George Mason University
The Volgenau School of Information Technology and Engineering
Department of Computer Science

CS 480 Introduction to Artificial Intelligence


Meeting time: Tuesday 4:30 pm – 7:10 pm

Meeting location: Innovation Hall 206


Instructor: Dr. Gheorghe Tecuci, Professor of Computer Science

Office hours: Tuesday 7:15 pm – 8:15 pm
Office: Nguyen Engineering Building 4613
Phone: 703 993 1722
E-mail: tecuci at gmu dot edu


Teaching Assistant: Mr. Muzammil Sagheer

Office hours: Wednesday 3:30 pm – 4:30 pm
TA Office: Nguyen Engineering Building 4456

E-mail: msagheer at gmu dot edu


Course Description


Artificial Intelligence is the Science and Engineering domain which is concerned with the theory and practice of developing systems that exhibit the characteristics we associate with intelligence in human behavior such as reasoning, planning and problem solving, learning and adaptation, natural language processing, and perception. This course presents the basic principles and the major methods of Artificial Intelligence, preparing the students to build complex systems incorporating capabilities for intelligent processing of information. Covered topics include: heuristic search and game playing, knowledge representation, logic and probabilistic reasoning, learning and knowledge acquisition, knowledge engineering, expert systems and intelligent agents, Common LISP and Prolog. The students will also learn about the Disciple agent development environment created in the Learning Agents Center of George Mason University.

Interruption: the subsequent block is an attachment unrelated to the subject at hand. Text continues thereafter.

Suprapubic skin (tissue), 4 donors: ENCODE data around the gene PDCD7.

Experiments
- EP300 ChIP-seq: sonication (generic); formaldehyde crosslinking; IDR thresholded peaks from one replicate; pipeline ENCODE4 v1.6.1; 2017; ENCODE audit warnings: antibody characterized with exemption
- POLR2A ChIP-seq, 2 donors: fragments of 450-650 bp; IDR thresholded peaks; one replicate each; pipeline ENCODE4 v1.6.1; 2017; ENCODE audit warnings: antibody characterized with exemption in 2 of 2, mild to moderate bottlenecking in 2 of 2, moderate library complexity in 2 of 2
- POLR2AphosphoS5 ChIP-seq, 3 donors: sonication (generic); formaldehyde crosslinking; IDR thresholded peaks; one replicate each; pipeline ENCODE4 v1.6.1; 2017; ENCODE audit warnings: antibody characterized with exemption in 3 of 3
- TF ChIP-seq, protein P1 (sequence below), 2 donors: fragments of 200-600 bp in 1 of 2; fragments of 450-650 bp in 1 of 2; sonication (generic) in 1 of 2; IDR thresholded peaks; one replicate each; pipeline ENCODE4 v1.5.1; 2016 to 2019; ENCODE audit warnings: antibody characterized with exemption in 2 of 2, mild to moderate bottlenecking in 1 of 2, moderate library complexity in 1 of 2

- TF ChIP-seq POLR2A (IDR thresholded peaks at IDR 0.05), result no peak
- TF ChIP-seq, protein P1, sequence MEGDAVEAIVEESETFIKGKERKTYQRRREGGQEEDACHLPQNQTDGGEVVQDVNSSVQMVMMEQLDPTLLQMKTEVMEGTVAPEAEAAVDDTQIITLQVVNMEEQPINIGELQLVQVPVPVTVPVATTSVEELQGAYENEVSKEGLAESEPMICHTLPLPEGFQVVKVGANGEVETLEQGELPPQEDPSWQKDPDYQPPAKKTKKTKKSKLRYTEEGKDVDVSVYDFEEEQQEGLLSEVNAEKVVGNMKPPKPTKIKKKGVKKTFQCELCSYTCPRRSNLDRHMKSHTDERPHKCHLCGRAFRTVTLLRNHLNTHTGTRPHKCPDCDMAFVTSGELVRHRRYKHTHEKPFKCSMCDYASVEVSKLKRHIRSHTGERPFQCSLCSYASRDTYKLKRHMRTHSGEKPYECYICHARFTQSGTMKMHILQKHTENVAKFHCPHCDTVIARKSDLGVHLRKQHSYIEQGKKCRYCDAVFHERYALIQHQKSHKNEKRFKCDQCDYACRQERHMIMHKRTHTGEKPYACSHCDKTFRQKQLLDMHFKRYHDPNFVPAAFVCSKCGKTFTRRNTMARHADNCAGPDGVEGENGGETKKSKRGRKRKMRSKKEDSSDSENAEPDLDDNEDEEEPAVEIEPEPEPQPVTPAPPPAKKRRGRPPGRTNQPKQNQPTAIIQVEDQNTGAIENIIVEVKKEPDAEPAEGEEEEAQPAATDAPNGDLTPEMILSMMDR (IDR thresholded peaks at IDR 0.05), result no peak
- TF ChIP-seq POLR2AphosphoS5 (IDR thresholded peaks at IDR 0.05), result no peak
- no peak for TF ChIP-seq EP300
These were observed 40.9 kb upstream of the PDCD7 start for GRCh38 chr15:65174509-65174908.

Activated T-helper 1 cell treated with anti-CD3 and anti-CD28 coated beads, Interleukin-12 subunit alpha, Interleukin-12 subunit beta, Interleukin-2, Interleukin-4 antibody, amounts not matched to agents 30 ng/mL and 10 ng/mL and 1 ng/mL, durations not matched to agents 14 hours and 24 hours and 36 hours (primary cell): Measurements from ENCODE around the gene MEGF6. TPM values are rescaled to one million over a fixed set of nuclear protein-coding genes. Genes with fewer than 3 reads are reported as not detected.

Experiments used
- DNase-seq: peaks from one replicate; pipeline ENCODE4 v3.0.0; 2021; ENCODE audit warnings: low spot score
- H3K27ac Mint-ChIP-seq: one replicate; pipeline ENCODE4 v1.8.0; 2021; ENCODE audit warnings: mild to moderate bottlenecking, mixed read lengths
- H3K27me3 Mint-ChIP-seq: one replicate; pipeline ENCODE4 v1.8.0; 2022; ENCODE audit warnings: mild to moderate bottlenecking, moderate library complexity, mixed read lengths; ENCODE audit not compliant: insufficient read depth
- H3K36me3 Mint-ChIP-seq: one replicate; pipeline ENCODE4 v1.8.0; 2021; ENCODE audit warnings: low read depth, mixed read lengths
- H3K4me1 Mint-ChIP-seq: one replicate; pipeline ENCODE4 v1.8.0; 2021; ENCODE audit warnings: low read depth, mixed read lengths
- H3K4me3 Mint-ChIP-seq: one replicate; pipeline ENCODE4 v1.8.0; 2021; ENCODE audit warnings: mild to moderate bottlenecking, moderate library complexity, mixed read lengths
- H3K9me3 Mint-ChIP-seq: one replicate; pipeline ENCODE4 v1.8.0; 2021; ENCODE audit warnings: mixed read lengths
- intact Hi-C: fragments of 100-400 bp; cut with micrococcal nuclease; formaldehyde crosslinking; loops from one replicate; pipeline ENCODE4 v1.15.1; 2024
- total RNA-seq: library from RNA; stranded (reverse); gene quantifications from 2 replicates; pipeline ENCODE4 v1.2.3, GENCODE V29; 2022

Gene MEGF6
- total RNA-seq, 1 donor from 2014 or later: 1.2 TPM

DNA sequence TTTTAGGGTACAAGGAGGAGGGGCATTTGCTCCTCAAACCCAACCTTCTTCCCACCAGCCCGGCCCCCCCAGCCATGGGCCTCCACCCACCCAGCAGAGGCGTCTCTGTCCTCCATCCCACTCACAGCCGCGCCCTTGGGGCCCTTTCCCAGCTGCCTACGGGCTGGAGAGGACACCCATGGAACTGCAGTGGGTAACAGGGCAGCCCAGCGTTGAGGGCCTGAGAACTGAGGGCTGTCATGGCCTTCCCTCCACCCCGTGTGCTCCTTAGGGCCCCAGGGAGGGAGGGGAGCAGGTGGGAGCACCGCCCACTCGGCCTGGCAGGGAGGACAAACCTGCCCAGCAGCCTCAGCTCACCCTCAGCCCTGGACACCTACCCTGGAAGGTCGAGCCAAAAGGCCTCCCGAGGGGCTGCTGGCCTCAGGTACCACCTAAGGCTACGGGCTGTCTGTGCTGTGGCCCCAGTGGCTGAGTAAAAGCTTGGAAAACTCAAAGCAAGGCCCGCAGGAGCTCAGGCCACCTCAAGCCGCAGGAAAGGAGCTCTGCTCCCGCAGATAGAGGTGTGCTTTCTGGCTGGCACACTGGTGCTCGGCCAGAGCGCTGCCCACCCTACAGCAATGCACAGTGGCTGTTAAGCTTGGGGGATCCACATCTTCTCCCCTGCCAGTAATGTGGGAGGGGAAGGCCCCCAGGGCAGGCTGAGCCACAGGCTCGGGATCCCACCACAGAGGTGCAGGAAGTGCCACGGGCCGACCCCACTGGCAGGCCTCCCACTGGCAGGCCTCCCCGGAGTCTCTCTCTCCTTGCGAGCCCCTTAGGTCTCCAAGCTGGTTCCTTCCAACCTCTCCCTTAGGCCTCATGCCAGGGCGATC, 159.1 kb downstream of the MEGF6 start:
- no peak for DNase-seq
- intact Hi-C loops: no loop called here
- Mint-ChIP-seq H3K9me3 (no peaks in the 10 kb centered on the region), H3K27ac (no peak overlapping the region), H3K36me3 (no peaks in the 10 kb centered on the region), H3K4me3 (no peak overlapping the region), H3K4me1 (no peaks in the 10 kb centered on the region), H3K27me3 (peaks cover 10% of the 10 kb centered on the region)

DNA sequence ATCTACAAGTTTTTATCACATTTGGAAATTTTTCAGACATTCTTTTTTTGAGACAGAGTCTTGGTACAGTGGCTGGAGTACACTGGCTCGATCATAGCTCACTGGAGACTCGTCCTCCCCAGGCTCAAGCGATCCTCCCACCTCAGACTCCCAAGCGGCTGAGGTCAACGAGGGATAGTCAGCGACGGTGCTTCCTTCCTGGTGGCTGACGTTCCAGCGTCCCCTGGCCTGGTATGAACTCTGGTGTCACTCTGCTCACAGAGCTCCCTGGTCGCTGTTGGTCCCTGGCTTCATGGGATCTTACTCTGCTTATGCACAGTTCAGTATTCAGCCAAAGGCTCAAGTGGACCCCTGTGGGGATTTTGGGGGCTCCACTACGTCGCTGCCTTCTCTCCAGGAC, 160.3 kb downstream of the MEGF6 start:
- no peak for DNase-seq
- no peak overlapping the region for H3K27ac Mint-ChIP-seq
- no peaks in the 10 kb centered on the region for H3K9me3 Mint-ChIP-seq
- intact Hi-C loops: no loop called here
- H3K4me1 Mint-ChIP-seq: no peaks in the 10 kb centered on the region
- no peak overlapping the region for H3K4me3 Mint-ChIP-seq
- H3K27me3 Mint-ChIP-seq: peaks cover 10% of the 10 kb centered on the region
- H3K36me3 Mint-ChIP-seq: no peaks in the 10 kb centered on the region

Students will have accounts on Blackboard and can download the PDF slide files by going to and logging in using their Mason ID and passwords.




Students will obtain a basic understanding of uninformed and heuristic search techniques, of basic logic and probabilistic reasoning techniques, and of basic machine learning techniques. Students will obtain the ability to implement basic AI methods in Lisp, Prolog or a knowledge-based systems development environment, and will have the ability to identify and apply basic AI methods to a given problem.


Grading Policy


There will be several homework assignments, a mid-term exam and a final exam.


The course grade will be determined as follows:

Assignments or project 33.3%

Mid-term exam 33.3%

Final exam 33.3%


Exam Dates


Mid-term exam: 10/26/2010

Final exam: 12/14/2010


Lateness Policy

Each assignment should be received by the day indicated as the deadline of the assignment. Any delay will be penalized with 15%/day.
Objective cases of delay will be considered individually, and are not subject to the above policy. An example of such a case is a longer business trip that privents one to return the assignment in time. In such cases permission from the instructor should be requested before the deadline.

Honor Code Policy

GMU is an Honor Code university. You are expected to abide by the University's honor code. Any collaboration between students on assignments or exams is unacceptable. If it is determined that two assignments or exams have not been done independently, then the grade will be split between their authors. For example, in case of a 30p assignment each will receive 15p. We reserve the right to use MOSS to detect plagiarism in the programming assignments.

Required Readings